An important aspect of education is to understand that we are not the temporary body, but we are the eternal soul, the individual consciousness, residing within the body. We are not meant to be overwhelmed by the pushings of the mind and senses. Neither should we judge others based on their bodily identification. When politicians, police forces, and other administrators understand the principles of Dharma (justice, truthfulness, self-discipline, compassion) only then can justice be equally available to all? Without a clear understanding of Dharma, we cannot expect our government to be efficient.

In closing, our country has grown from a land-based culture to a highly commercialized, high-stress culture, a culture where we have to be fearful of being lied to and cheated. In all aspects of our lives, we have grown suspicious and feel unprotected. These qualities are all symptomatic of the Kali-yuga. With the recent mass shootings, the hypocrisy of our materialistic culture has reared its ugly head once again. Were the teenaged shooters part of a “well-regulated militia” as the 2nd Amendment intended? Can we claim to be a civilized culture when assault rifles are available to the untrained or mentally unstable?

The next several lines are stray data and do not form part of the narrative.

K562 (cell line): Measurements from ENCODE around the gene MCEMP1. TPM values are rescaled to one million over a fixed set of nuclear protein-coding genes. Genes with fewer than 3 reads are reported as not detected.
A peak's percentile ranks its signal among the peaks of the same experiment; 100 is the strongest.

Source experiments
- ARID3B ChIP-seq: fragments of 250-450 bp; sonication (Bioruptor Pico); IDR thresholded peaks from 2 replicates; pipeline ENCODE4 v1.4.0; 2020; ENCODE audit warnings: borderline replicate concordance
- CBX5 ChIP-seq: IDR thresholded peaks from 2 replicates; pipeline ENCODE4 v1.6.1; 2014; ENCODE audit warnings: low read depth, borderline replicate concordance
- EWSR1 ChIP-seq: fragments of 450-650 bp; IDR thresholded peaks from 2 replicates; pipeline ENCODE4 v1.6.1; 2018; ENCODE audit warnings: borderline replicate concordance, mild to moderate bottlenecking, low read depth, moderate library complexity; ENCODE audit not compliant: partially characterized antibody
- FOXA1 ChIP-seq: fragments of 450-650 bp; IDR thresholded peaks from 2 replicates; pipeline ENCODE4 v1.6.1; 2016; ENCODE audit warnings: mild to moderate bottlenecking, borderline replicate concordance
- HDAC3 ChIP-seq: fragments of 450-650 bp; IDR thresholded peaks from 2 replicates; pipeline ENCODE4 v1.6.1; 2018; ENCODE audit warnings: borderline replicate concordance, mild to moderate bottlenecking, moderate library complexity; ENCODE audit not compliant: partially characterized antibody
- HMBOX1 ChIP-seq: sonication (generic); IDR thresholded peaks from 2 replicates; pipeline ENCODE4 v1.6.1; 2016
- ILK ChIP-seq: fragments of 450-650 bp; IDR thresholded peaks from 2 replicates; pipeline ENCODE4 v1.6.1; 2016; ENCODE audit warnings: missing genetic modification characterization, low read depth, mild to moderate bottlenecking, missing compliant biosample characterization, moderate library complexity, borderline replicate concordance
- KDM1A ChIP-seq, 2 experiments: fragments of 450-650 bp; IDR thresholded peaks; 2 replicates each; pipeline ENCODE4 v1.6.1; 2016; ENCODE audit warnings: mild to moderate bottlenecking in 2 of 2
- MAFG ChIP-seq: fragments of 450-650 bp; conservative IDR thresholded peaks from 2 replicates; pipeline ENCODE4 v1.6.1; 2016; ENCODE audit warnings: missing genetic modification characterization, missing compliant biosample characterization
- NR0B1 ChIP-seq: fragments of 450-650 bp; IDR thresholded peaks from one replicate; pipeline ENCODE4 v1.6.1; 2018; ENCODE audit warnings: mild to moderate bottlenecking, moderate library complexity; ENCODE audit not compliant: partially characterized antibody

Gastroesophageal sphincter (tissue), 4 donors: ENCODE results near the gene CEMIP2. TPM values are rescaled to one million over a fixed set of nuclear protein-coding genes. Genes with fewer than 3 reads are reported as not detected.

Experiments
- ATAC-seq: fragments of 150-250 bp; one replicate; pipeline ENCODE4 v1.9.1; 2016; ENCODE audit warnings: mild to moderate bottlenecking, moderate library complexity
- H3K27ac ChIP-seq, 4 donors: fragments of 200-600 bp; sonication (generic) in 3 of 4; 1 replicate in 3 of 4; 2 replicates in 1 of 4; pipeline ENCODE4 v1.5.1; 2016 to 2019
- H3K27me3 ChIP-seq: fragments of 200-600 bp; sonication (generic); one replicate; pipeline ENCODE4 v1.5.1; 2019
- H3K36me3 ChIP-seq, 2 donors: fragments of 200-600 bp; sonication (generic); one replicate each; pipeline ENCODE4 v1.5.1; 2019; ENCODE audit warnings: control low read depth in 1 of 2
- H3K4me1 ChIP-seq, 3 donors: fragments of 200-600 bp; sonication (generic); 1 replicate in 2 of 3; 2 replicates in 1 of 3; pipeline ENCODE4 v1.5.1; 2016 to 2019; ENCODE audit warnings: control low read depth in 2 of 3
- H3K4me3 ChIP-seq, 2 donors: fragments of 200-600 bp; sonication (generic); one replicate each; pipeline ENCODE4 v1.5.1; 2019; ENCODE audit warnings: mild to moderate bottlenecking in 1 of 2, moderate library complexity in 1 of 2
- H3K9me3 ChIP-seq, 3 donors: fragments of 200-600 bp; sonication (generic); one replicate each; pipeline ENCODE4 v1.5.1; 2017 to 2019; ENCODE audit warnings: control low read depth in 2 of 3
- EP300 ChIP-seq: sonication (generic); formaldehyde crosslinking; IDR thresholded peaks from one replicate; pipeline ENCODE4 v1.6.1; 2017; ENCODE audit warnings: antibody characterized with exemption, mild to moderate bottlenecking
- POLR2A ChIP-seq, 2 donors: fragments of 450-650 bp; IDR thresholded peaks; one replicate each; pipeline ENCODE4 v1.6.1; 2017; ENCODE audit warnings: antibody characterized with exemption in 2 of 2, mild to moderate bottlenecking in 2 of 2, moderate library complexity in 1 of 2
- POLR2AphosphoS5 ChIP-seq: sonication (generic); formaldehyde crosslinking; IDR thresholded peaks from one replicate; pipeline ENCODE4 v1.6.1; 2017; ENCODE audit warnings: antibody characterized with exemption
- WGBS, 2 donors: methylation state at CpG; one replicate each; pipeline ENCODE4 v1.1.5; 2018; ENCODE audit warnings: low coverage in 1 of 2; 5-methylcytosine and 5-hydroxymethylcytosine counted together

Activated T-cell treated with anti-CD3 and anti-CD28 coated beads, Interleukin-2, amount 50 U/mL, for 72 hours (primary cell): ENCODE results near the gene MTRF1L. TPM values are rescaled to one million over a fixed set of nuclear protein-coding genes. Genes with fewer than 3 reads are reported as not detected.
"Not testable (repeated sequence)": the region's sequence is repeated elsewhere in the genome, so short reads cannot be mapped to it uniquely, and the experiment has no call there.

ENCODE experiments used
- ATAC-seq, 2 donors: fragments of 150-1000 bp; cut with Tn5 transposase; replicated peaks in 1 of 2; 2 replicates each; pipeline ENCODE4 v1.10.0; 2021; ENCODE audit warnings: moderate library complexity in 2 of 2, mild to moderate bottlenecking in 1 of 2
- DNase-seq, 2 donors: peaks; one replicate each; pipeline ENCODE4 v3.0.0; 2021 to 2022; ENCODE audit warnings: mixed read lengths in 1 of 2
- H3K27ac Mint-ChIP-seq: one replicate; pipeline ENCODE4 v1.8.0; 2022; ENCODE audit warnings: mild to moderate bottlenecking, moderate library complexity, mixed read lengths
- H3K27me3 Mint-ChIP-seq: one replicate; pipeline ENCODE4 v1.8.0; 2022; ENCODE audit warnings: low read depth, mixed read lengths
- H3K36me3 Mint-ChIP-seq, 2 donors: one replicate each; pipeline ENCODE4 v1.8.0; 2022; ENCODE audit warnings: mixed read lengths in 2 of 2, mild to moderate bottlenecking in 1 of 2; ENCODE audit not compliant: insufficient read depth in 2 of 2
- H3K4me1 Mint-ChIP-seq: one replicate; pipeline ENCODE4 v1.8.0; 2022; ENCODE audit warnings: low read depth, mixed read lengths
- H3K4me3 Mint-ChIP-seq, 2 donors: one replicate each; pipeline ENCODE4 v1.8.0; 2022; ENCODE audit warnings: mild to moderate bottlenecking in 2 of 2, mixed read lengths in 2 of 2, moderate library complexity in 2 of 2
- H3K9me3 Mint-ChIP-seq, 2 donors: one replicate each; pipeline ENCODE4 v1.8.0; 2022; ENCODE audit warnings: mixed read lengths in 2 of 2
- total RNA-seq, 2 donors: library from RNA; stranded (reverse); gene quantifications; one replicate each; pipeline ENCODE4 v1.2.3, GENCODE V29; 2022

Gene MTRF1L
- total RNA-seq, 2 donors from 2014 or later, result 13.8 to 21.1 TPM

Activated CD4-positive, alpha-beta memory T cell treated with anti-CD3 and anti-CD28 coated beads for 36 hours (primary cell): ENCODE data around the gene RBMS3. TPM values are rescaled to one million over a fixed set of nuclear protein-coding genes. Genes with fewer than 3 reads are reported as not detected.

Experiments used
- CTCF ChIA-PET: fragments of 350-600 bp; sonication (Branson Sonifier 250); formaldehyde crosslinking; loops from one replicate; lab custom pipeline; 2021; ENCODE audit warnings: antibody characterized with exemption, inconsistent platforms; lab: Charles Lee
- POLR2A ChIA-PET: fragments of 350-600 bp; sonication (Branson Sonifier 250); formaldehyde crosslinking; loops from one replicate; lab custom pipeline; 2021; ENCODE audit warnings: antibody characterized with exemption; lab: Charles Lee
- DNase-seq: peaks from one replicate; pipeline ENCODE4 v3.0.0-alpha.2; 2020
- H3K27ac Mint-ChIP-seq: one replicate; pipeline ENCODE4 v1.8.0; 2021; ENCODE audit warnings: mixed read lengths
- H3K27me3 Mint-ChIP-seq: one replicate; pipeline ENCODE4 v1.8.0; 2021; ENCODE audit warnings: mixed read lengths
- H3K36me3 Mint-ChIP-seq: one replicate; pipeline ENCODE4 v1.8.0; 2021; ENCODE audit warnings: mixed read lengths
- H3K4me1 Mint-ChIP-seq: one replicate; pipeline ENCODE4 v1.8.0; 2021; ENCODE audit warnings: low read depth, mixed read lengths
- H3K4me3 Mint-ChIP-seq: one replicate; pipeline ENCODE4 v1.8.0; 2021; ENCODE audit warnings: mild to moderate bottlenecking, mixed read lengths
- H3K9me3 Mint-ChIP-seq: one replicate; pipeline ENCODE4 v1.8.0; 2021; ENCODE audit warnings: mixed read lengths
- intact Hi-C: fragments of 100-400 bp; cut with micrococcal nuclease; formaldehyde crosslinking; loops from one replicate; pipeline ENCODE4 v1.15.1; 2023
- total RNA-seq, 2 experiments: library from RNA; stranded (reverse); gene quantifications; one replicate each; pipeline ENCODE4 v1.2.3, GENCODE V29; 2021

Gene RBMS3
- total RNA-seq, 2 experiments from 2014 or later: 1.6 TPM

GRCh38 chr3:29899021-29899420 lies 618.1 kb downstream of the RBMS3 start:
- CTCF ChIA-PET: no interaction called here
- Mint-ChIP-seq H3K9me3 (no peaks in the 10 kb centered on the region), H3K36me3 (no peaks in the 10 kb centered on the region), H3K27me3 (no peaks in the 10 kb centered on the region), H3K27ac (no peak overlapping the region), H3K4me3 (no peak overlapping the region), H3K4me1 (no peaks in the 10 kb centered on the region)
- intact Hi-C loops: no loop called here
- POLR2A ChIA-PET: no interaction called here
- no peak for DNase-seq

Of course, there can be no failsafe security for anyone in this dangerous world. But if we want to secure the reasonable safety of our children and citizens, the first step is to make sure that all children are safe and that they all receive an education that is both materially and spiritually stimulating. This will prepare them for the challenges they must face. To help humankind in these times of crisis, devotees of Krishna must present Krishna Consciousness in a way that any intelligent person can see the necessity to implement the universal principles of Dharma into their lives.

Sankirtana Das, a disciple of Srila Prabhupada, is a longtime resident of New Vrindaban Community and an award-winning author and storyteller. His most recent book, Hanuman’s Quest, has received a Storytelling World Resource Award. For more info about his work visit www.Mahabharata-Project.com